Friday, November 27, 2020

Theaster Gates Turns the Stain of the Past Into Art

By Yinka Elujoba
“Walking Prayer,” 2018, includes bound embossed books and vintage Carnegie cast iron shelving. The backdrop is a room whose walls the artist fortified entirely with Roman bricks blackened with manganese dioxide and dye. Theaster Gates and Gagosian; Robert McKeever
Theaster Gates, a social practice installation artist based in Chicago, is turning the history of Black labor in America on its head. Growing up in Chicago, Mr. Gates sang in a Baptist church, which sparked his interest in spirituality and music. Before Japan, he lived in South Africa, receiving a degree in Religious Studies. These inspirations may have influenced his creation of a room full of glazed and fired clay vessels that draw from Eastern, Western, and African instruments. In “Black Vessel,” his first New York solo show at Gagosian on West 24th Street, he succeeds in celebrating the rugged, hard work of artisans today. [More]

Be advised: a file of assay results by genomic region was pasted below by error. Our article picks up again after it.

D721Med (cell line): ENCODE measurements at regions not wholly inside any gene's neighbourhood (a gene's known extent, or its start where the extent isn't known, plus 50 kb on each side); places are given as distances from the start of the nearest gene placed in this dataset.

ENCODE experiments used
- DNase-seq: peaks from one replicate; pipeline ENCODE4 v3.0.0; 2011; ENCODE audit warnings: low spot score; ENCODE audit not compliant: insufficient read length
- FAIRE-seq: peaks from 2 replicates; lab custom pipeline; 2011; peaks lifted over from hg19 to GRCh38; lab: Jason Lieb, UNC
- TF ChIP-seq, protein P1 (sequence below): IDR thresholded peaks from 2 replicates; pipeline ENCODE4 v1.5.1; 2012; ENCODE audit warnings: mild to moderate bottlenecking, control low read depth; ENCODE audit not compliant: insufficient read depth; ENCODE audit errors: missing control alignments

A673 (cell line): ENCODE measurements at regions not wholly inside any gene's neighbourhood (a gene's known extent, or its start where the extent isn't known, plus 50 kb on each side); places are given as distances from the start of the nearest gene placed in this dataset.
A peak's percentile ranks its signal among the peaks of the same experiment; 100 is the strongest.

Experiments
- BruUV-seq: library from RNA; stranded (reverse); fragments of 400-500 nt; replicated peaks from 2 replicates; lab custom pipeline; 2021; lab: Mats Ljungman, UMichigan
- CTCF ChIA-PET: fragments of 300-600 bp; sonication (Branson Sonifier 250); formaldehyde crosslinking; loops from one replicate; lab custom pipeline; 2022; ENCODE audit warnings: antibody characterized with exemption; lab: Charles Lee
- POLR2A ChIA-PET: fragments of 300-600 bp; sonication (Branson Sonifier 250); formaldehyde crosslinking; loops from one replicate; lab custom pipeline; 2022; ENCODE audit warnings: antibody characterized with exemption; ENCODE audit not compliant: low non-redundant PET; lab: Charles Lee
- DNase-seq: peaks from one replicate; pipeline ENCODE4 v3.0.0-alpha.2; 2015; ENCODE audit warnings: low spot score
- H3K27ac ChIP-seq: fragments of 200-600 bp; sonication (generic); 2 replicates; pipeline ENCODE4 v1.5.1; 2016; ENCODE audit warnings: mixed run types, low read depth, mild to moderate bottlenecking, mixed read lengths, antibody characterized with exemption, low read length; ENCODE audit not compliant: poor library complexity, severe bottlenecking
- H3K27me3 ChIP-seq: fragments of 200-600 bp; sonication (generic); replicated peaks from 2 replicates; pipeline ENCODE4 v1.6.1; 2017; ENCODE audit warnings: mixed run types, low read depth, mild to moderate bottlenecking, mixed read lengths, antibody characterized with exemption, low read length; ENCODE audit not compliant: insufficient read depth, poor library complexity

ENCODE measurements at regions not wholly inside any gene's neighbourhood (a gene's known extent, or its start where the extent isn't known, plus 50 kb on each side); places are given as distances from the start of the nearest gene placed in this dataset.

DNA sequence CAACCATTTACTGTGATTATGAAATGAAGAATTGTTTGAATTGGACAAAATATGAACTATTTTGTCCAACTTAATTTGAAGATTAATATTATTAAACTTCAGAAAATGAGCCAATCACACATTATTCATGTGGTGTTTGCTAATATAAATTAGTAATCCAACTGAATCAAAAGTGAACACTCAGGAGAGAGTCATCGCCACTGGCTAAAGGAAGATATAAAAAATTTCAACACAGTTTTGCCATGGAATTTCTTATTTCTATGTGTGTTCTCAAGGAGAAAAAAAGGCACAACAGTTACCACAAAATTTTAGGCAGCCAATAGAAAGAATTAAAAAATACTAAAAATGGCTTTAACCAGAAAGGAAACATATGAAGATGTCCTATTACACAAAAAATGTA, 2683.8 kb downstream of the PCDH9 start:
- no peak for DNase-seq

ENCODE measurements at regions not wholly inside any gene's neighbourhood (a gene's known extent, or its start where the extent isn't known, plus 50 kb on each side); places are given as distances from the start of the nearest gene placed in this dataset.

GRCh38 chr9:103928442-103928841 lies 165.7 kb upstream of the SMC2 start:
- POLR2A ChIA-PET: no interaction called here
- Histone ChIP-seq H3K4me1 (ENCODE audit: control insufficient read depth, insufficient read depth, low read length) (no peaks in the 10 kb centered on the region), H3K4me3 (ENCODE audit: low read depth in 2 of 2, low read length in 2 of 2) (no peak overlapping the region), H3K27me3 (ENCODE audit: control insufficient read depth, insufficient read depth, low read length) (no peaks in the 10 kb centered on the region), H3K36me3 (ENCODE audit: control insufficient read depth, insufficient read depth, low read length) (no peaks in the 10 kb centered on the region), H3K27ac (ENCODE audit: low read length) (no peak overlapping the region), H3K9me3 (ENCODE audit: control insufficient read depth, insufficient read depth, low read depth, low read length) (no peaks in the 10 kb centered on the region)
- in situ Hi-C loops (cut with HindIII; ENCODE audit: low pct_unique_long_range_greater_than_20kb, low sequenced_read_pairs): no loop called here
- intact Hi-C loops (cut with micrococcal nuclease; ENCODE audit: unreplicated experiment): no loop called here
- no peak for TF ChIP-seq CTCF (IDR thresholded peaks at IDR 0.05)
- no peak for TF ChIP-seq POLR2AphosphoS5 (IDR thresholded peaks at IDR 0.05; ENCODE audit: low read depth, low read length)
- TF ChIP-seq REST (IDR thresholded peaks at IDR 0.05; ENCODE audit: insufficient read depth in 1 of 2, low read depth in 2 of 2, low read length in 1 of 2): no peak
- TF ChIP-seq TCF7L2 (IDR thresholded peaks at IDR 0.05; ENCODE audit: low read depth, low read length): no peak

Gagosian Gallery: "Black Vessel"  Through Jan. 23, Gagosian Gallery, 555 West 24th Street, Manhattan,